An annual fee is charged for the privilege of having the card, whether you ever use it or not. Many credit cards offer no annual fee and a low interest rate to their best customers, or to those with excellent credit. If you’re trying to recover from a bout with bad credit, your only choice may be a card with a relatively high annual fee. In that case, look for one with the lowest APR you can get, and be careful to avoid triggering other fees.
Cash advance fee:
When you use your credit card to get a cash advance, there is often a cash advance fee. It may be a flat fee per cash advance (say $5, no matter how much cash you borrow), or a percentage of the amount advanced – 5%. This fee is in addition to interest that you will pay on the amount.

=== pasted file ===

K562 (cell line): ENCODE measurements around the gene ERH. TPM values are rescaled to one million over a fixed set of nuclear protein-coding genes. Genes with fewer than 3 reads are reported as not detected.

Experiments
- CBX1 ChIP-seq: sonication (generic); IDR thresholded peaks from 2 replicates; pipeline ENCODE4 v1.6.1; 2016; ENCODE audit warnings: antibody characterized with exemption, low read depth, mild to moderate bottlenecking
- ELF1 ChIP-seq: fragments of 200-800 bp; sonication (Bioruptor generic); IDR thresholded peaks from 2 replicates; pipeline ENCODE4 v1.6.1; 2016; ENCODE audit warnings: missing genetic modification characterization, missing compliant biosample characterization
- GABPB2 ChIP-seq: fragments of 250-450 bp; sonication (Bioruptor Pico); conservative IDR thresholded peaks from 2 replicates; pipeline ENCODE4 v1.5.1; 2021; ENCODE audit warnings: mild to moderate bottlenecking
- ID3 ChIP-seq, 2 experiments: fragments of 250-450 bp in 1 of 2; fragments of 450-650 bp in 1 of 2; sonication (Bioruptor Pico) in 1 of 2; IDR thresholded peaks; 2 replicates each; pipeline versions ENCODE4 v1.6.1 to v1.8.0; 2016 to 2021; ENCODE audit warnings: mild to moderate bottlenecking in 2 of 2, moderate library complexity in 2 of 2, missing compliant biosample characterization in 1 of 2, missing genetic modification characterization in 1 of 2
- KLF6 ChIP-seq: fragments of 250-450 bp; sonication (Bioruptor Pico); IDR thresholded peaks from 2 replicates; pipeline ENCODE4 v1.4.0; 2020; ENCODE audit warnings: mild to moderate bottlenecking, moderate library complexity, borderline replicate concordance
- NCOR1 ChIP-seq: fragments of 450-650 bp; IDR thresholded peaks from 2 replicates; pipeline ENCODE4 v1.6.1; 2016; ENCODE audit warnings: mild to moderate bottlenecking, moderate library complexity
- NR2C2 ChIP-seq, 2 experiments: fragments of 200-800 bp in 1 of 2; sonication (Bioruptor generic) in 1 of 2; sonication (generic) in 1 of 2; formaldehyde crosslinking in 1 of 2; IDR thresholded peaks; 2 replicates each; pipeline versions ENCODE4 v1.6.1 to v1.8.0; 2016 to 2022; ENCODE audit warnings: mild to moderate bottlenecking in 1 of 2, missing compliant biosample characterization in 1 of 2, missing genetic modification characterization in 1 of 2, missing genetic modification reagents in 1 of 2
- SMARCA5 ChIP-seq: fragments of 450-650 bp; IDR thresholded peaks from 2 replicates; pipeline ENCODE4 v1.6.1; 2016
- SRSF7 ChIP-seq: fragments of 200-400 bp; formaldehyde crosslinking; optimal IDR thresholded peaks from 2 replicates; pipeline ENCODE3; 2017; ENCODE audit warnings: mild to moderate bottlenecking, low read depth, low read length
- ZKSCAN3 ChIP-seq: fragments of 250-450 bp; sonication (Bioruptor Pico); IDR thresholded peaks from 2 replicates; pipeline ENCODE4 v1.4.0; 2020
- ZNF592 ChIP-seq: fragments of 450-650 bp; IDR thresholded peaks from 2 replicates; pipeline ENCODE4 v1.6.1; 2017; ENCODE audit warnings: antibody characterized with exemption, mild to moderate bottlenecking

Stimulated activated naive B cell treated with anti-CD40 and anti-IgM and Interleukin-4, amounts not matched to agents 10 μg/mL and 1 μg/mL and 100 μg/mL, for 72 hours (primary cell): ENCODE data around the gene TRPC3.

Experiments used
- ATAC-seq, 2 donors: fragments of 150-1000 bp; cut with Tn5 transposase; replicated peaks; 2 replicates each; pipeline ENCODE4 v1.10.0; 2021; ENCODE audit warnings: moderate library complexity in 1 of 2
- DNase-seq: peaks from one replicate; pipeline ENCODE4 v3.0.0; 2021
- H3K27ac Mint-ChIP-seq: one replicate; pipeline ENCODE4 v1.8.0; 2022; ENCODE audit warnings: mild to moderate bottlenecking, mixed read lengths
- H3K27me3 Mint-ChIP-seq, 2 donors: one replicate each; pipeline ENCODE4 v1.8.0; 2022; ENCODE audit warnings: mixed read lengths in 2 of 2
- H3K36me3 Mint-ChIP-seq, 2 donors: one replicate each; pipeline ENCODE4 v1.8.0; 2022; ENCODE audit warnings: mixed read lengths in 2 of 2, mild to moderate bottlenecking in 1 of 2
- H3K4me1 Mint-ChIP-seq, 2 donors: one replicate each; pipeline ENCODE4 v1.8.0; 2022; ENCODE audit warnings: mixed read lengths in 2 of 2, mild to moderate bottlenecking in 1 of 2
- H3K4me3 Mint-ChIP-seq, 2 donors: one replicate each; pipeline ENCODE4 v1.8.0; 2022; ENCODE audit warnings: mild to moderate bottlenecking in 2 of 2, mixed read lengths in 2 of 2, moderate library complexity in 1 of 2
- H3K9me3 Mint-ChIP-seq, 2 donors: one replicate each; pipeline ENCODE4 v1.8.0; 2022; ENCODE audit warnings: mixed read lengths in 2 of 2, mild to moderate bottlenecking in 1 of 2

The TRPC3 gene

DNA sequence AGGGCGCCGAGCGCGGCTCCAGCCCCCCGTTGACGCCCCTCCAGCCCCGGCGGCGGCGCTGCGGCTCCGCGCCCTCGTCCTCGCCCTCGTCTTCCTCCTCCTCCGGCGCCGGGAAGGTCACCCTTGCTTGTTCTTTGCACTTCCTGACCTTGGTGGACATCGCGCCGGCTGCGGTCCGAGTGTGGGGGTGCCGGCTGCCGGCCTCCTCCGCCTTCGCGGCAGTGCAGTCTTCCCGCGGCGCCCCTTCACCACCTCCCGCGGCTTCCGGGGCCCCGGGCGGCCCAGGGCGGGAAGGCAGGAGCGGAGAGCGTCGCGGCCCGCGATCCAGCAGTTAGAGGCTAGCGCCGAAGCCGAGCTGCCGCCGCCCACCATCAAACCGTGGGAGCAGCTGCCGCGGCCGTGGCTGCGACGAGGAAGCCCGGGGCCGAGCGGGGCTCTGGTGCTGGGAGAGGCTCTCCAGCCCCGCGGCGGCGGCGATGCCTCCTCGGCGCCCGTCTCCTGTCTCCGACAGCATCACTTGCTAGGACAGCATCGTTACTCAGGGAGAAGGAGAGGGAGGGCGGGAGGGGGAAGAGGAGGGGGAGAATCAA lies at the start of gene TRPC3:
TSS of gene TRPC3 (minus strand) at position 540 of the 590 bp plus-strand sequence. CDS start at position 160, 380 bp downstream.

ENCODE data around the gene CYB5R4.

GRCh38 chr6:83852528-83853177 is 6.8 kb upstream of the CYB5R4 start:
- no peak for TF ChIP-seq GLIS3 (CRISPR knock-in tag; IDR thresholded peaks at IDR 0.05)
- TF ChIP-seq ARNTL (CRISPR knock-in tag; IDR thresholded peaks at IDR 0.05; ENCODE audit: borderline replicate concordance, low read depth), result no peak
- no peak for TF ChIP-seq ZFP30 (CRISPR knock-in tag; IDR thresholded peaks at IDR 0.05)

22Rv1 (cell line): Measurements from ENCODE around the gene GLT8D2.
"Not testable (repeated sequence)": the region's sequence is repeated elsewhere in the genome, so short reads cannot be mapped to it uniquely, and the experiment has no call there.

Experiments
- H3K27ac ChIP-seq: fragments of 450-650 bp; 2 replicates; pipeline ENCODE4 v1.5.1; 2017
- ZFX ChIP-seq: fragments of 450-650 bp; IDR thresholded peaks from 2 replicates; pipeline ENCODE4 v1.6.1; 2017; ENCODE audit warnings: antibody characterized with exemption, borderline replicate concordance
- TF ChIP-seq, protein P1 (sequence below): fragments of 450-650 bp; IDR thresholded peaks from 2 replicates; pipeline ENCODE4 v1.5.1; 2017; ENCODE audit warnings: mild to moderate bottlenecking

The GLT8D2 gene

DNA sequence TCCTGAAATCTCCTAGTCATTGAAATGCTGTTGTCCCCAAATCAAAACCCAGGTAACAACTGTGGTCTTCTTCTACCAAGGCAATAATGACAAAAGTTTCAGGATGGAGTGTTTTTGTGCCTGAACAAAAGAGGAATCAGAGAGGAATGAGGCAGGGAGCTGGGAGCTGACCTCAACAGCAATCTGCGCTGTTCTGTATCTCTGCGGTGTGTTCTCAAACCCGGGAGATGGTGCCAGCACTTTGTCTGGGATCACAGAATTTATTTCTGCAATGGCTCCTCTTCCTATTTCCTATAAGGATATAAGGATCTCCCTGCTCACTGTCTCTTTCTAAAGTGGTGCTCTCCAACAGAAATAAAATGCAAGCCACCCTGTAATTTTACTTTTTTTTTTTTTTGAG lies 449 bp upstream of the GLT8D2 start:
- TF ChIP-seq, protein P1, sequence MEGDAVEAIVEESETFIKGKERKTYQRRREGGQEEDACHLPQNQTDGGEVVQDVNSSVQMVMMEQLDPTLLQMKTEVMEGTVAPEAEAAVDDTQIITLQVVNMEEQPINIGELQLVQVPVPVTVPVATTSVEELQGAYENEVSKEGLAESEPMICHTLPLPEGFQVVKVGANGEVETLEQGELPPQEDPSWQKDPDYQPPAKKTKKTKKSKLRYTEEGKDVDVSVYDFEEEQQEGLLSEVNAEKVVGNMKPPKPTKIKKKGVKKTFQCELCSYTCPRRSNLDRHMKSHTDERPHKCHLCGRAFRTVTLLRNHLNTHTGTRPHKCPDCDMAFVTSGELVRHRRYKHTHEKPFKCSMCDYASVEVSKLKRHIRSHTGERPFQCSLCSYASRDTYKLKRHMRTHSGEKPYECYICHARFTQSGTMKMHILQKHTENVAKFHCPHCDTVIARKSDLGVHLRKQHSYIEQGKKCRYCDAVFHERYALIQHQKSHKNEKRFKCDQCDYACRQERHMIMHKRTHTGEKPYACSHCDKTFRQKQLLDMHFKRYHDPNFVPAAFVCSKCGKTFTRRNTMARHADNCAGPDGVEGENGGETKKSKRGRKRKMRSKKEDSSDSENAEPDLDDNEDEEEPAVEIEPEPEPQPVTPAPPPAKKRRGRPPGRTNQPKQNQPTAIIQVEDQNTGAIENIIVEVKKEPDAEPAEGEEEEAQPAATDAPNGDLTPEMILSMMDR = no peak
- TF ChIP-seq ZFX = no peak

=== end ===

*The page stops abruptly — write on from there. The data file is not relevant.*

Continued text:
Usually, when you transfer the balance of one card to another, the credit card company will charge you a balance transfer fee. Like the cash advance fee, it may be a flat rate, or a percentage of the amount of the transfer.
If your payment is not received and posted by your credit card company after the due date, you will be charged a late payment fee. The late payment fee will be added to your credit card balance. In many cases, if you are late with a payment more than once, or a certain number of times within a specified period, your interest rate will also rise in addition to the late payment fee.